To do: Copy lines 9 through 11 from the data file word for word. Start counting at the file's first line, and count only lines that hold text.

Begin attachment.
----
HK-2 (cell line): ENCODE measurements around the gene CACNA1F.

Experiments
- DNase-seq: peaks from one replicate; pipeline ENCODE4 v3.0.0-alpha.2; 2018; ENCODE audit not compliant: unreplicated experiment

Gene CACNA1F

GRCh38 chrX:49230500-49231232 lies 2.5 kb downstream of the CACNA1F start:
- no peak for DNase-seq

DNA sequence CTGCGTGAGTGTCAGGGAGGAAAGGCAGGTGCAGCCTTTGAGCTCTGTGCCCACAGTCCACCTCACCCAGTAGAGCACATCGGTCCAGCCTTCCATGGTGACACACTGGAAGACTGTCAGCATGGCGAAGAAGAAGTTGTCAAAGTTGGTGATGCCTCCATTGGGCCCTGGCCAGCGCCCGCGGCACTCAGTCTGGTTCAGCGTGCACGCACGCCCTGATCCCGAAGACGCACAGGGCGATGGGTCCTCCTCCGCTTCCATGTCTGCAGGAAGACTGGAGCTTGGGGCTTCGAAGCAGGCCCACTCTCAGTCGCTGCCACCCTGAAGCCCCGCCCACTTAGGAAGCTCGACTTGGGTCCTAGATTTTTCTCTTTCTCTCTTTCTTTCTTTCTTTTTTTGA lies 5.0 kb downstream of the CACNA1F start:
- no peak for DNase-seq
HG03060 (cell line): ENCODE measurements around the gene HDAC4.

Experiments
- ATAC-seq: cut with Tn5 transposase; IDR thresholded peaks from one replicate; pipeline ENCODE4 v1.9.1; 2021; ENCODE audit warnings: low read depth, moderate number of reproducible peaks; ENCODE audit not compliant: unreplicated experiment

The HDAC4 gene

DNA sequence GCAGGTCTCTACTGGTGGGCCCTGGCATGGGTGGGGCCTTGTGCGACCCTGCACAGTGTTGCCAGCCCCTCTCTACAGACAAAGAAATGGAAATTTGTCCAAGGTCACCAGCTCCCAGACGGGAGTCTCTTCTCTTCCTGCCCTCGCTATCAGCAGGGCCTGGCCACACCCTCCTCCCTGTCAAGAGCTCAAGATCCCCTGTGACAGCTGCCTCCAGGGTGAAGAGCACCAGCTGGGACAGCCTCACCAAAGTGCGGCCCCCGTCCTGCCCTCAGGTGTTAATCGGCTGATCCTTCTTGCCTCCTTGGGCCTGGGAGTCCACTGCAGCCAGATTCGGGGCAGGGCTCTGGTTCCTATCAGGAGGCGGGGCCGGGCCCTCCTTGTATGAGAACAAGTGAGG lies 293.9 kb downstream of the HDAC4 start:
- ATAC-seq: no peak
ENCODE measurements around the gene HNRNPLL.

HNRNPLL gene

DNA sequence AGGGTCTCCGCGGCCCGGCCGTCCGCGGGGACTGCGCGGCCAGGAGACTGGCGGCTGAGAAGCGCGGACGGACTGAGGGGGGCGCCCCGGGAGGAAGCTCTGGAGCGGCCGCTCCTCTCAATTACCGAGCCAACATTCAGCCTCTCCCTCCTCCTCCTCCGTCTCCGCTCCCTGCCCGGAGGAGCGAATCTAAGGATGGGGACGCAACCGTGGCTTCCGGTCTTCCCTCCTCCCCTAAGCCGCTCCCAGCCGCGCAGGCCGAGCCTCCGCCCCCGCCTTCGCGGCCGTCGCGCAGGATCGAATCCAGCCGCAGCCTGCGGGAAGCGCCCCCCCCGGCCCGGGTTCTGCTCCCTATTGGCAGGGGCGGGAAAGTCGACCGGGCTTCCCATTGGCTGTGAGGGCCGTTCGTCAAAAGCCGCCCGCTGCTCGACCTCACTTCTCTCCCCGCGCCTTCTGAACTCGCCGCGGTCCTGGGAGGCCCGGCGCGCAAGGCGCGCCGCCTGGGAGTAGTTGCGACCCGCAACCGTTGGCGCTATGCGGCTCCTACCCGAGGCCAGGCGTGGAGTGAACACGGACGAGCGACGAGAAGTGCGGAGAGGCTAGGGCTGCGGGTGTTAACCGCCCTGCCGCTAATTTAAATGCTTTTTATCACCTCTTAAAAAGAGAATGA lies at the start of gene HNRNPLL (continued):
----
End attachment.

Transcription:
HG03060 (cell line): ENCODE measurements around the gene HDAC4.

Experiments
- ATAC-seq: cut with Tn5 transposase; IDR thresholded peaks from one replicate; pipeline ENCODE4 v1.9.1; 2021; ENCODE audit warnings: low read depth, moderate number of reproducible peaks; ENCODE audit not compliant: unreplicated experiment